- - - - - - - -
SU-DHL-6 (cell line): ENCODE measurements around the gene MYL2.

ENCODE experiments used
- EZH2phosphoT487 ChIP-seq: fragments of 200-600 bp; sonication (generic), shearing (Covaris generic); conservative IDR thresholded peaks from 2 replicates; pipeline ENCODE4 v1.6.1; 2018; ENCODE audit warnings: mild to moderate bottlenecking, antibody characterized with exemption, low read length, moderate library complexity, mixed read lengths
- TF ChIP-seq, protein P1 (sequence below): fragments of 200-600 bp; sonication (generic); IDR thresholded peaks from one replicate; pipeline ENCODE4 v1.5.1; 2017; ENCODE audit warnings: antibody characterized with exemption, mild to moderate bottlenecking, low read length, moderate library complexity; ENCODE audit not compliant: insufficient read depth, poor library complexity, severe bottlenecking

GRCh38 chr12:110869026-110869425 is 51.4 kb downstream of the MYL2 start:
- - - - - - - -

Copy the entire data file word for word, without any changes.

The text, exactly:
SU-DHL-6 (cell line): ENCODE measurements around the gene MYL2.

ENCODE experiments used
- EZH2phosphoT487 ChIP-seq: fragments of 200-600 bp; sonication (generic), shearing (Covaris generic); conservative IDR thresholded peaks from 2 replicates; pipeline ENCODE4 v1.6.1; 2018; ENCODE audit warnings: mild to moderate bottlenecking, antibody characterized with exemption, low read length, moderate library complexity, mixed read lengths
- TF ChIP-seq, protein P1 (sequence below): fragments of 200-600 bp; sonication (generic); IDR thresholded peaks from one replicate; pipeline ENCODE4 v1.5.1; 2017; ENCODE audit warnings: antibody characterized with exemption, mild to moderate bottlenecking, low read length, moderate library complexity; ENCODE audit not compliant: insufficient read depth, poor library complexity, severe bottlenecking

GRCh38 chr12:110869026-110869425 is 51.4 kb downstream of the MYL2 start: